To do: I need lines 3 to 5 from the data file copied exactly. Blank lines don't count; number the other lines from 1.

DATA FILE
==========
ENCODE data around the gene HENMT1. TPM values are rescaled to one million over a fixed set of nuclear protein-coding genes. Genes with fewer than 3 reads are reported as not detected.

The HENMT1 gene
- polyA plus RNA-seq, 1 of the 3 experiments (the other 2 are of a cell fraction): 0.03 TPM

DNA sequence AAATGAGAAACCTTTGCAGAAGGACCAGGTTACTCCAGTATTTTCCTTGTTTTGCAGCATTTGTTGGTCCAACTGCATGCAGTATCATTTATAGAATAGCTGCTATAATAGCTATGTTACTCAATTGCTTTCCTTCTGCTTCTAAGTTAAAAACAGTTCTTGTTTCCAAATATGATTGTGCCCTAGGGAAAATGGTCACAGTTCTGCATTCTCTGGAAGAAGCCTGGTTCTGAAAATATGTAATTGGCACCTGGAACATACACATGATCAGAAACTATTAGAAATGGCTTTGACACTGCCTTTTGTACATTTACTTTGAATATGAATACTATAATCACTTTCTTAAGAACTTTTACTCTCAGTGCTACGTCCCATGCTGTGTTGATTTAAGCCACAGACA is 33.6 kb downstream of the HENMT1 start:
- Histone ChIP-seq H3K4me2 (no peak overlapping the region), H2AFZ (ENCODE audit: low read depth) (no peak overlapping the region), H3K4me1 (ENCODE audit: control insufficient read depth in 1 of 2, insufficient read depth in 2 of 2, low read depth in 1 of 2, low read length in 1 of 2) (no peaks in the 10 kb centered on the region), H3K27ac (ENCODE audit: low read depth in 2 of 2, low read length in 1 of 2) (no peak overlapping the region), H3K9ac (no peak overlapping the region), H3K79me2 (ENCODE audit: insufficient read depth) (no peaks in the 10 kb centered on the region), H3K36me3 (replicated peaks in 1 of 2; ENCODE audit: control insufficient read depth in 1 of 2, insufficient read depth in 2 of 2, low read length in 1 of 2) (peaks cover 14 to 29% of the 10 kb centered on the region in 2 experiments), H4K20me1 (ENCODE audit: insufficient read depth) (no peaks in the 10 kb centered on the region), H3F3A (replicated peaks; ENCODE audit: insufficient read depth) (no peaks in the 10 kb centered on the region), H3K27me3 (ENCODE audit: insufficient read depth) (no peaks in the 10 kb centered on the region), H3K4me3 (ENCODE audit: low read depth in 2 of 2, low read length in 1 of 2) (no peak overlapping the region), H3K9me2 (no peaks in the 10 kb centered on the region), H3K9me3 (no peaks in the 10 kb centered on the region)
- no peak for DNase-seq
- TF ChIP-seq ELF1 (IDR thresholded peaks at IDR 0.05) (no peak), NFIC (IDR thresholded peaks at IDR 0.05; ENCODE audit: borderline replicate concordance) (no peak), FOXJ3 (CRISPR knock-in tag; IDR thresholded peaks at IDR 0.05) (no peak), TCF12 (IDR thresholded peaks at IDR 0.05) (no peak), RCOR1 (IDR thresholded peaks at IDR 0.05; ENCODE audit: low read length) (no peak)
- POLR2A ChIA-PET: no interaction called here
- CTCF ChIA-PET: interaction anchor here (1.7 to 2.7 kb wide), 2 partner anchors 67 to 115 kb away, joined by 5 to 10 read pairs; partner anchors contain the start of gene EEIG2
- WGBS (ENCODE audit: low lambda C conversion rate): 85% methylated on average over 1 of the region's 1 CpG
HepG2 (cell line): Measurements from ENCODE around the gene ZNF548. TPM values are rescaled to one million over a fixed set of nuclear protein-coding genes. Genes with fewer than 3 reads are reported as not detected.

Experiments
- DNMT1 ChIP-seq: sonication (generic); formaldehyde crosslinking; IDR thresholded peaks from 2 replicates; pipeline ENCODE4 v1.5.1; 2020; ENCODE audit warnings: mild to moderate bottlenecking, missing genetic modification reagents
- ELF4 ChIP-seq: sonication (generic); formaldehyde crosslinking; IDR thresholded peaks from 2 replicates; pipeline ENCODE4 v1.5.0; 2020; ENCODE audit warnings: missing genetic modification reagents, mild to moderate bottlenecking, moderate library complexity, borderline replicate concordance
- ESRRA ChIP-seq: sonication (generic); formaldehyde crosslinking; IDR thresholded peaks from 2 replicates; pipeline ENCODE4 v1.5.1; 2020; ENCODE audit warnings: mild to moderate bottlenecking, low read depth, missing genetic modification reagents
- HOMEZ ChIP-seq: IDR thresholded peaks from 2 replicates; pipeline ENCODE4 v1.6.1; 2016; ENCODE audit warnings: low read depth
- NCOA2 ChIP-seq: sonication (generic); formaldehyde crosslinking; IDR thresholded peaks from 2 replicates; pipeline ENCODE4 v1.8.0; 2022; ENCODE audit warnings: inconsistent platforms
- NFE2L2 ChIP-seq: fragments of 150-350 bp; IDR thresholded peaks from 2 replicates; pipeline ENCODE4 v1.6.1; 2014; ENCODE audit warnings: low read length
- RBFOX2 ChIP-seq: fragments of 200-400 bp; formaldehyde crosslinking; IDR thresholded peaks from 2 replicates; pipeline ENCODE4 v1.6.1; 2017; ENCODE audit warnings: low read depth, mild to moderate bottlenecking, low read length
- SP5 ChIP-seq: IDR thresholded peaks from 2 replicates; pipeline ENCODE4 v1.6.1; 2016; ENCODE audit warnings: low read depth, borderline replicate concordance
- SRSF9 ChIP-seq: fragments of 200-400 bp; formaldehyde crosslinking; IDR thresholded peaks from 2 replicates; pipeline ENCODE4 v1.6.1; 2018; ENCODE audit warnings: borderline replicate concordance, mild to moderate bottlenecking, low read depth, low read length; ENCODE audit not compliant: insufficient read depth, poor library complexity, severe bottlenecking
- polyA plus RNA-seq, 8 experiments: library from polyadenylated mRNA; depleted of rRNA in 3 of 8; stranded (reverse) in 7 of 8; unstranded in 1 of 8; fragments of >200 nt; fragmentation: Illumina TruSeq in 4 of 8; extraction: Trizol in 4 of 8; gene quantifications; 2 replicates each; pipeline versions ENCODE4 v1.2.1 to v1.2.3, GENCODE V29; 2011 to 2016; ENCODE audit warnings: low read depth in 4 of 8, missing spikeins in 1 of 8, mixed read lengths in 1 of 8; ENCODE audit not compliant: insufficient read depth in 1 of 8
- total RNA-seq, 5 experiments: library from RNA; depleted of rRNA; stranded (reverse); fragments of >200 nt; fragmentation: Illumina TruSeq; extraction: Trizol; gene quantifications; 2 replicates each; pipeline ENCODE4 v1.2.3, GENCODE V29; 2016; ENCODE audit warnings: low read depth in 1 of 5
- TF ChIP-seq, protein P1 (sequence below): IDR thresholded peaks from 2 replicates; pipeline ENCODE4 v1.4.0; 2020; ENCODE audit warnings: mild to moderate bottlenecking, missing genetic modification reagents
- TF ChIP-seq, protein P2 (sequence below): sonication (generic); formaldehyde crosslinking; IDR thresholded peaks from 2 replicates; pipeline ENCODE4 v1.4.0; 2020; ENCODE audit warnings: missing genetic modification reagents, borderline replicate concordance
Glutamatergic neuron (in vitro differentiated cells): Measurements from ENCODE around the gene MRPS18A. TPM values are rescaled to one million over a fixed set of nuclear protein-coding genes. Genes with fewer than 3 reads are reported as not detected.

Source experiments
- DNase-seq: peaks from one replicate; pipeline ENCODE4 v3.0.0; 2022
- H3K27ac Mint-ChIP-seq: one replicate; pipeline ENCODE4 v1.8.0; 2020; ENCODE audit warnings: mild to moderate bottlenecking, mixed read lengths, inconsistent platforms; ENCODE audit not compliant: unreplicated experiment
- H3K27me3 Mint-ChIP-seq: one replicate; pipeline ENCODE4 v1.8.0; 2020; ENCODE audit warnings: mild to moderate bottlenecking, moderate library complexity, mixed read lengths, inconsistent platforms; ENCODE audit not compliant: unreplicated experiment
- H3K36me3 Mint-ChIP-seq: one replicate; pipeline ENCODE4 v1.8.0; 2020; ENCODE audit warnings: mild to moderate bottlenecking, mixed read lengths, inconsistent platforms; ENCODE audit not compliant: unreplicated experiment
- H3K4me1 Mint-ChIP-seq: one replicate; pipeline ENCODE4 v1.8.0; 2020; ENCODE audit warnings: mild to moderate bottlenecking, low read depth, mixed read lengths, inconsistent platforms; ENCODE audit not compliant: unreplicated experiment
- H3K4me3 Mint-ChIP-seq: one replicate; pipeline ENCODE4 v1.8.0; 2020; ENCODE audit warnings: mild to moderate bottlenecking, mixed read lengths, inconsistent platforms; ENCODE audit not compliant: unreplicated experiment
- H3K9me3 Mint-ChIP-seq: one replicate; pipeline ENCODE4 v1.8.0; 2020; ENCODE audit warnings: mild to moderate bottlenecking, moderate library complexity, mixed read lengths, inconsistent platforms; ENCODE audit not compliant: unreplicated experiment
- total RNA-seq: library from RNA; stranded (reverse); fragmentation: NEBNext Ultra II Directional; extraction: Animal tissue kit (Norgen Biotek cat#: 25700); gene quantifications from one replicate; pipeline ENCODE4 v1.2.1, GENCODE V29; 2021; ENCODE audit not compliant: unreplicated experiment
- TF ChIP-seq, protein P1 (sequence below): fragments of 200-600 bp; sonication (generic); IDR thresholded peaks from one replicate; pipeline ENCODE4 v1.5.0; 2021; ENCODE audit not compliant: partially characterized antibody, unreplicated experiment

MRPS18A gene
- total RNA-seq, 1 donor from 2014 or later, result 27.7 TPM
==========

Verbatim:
- polyA plus RNA-seq, 1 of the 3 experiments (the other 2 are of a cell fraction): 0.03 TPM

DNA sequence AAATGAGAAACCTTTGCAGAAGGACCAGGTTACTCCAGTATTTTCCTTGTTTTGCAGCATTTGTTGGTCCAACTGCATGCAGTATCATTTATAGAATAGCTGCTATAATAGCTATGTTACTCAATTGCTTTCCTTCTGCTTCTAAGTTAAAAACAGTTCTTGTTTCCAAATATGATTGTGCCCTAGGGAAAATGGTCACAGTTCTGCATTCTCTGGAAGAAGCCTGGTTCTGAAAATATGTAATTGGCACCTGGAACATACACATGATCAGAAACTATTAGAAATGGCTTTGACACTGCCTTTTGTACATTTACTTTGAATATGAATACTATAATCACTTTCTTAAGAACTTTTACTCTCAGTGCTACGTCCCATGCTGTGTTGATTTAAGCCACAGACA is 33.6 kb downstream of the HENMT1 start:
- Histone ChIP-seq H3K4me2 (no peak overlapping the region), H2AFZ (ENCODE audit: low read depth) (no peak overlapping the region), H3K4me1 (ENCODE audit: control insufficient read depth in 1 of 2, insufficient read depth in 2 of 2, low read depth in 1 of 2, low read length in 1 of 2) (no peaks in the 10 kb centered on the region), H3K27ac (ENCODE audit: low read depth in 2 of 2, low read length in 1 of 2) (no peak overlapping the region), H3K9ac (no peak overlapping the region), H3K79me2 (ENCODE audit: insufficient read depth) (no peaks in the 10 kb centered on the region), H3K36me3 (replicated peaks in 1 of 2; ENCODE audit: control insufficient read depth in 1 of 2, insufficient read depth in 2 of 2, low read length in 1 of 2) (peaks cover 14 to 29% of the 10 kb centered on the region in 2 experiments), H4K20me1 (ENCODE audit: insufficient read depth) (no peaks in the 10 kb centered on the region), H3F3A (replicated peaks; ENCODE audit: insufficient read depth) (no peaks in the 10 kb centered on the region), H3K27me3 (ENCODE audit: insufficient read depth) (no peaks in the 10 kb centered on the region), H3K4me3 (ENCODE audit: low read depth in 2 of 2, low read length in 1 of 2) (no peak overlapping the region), H3K9me2 (no peaks in the 10 kb centered on the region), H3K9me3 (no peaks in the 10 kb centered on the region)